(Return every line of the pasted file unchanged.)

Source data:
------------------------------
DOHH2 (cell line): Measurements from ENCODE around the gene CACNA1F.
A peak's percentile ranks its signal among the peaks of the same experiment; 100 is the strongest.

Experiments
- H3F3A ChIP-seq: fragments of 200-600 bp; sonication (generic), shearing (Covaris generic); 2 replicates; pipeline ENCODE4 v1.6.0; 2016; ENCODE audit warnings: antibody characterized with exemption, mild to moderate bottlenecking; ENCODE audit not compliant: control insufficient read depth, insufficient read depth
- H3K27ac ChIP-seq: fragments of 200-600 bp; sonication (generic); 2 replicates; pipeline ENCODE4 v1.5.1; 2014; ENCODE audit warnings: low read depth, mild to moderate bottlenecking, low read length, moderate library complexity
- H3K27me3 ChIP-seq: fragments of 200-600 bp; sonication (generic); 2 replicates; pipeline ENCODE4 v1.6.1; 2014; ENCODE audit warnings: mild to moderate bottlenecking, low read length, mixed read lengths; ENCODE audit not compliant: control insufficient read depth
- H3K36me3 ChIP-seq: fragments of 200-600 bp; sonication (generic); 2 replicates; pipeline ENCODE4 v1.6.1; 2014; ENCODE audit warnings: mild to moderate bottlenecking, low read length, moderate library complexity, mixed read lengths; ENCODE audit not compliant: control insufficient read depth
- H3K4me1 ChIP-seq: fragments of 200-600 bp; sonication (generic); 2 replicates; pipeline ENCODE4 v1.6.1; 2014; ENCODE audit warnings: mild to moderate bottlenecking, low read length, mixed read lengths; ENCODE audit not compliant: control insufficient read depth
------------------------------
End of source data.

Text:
DOHH2 (cell line): Measurements from ENCODE around the gene CACNA1F.
A peak's percentile ranks its signal among the peaks of the same experiment; 100 is the strongest.

Experiments
- H3F3A ChIP-seq: fragments of 200-600 bp; sonication (generic), shearing (Covaris generic); 2 replicates; pipeline ENCODE4 v1.6.0; 2016; ENCODE audit warnings: antibody characterized with exemption, mild to moderate bottlenecking; ENCODE audit not compliant: control insufficient read depth, insufficient read depth
- H3K27ac ChIP-seq: fragments of 200-600 bp; sonication (generic); 2 replicates; pipeline ENCODE4 v1.5.1; 2014; ENCODE audit warnings: low read depth, mild to moderate bottlenecking, low read length, moderate library complexity
- H3K27me3 ChIP-seq: fragments of 200-600 bp; sonication (generic); 2 replicates; pipeline ENCODE4 v1.6.1; 2014; ENCODE audit warnings: mild to moderate bottlenecking, low read length, mixed read lengths; ENCODE audit not compliant: control insufficient read depth
- H3K36me3 ChIP-seq: fragments of 200-600 bp; sonication (generic); 2 replicates; pipeline ENCODE4 v1.6.1; 2014; ENCODE audit warnings: mild to moderate bottlenecking, low read length, moderate library complexity, mixed read lengths; ENCODE audit not compliant: control insufficient read depth
- H3K4me1 ChIP-seq: fragments of 200-600 bp; sonication (generic); 2 replicates; pipeline ENCODE4 v1.6.1; 2014; ENCODE audit warnings: mild to moderate bottlenecking, low read length, mixed read lengths; ENCODE audit not compliant: control insufficient read depth